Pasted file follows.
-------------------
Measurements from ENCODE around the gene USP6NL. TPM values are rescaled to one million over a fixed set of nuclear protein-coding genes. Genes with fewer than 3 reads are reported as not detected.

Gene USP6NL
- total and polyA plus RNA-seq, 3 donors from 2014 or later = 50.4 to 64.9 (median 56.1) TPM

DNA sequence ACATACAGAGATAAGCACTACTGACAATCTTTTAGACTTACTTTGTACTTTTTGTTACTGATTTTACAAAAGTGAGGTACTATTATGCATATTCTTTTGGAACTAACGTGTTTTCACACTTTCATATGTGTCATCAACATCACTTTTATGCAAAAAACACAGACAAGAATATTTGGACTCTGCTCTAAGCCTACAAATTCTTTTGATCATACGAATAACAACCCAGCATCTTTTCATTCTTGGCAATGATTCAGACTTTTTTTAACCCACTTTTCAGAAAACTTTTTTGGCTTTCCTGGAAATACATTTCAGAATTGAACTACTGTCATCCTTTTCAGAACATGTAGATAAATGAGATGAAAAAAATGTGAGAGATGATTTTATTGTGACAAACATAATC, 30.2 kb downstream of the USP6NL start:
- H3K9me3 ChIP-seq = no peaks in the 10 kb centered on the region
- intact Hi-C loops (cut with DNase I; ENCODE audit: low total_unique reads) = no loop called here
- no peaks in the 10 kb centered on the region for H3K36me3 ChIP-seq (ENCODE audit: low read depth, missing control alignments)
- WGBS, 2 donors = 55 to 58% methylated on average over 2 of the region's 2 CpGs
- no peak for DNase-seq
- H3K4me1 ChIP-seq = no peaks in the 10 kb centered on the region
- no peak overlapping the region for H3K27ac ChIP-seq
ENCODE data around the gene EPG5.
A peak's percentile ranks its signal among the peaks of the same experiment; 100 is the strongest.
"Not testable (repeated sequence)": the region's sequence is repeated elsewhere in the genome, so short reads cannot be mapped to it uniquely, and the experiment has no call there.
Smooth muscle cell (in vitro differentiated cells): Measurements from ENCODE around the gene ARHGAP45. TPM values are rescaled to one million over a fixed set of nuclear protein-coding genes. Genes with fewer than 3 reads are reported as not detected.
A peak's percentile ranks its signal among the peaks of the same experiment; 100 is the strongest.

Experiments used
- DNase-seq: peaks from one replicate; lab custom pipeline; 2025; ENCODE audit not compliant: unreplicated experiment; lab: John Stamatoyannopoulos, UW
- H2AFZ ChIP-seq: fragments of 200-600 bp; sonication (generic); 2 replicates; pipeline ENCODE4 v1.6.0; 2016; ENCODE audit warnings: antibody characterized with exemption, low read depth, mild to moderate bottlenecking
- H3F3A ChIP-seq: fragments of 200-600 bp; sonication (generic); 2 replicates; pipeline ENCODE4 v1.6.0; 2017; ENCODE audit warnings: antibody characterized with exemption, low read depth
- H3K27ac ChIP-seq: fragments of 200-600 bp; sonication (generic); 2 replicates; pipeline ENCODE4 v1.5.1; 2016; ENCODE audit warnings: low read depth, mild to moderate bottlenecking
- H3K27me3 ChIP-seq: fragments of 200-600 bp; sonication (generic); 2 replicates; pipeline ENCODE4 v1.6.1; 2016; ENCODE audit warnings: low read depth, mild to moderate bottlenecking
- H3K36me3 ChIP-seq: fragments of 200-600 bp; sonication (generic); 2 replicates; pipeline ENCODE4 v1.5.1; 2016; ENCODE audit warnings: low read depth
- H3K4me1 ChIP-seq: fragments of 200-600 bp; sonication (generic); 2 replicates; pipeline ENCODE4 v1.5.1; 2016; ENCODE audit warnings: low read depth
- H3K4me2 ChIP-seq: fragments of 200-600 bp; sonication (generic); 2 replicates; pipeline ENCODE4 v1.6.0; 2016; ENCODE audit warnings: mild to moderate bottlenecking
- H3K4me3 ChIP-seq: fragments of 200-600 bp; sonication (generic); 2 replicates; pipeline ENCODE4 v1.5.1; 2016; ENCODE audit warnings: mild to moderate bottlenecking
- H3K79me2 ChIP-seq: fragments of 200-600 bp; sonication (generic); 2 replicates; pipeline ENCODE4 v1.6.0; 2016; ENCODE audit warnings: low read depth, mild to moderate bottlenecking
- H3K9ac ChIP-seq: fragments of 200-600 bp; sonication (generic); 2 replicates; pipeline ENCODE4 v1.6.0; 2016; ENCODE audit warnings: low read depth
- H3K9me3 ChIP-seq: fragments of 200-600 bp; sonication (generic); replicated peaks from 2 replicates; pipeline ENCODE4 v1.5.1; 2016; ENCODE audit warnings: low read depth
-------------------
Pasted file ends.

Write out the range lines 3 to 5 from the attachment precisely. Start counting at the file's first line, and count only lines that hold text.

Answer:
- total and polyA plus RNA-seq, 3 donors from 2014 or later = 50.4 to 64.9 (median 56.1) TPM

DNA sequence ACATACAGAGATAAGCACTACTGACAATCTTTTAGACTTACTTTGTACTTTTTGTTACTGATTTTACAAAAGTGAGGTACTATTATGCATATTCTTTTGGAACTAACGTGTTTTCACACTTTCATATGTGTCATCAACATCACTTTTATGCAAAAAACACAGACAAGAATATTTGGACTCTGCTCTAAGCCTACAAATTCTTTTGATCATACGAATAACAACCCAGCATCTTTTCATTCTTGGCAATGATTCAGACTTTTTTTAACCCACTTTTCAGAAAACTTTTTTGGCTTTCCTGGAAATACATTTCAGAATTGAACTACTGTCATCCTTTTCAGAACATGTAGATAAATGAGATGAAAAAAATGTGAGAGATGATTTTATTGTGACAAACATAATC, 30.2 kb downstream of the USP6NL start:
- H3K9me3 ChIP-seq = no peaks in the 10 kb centered on the region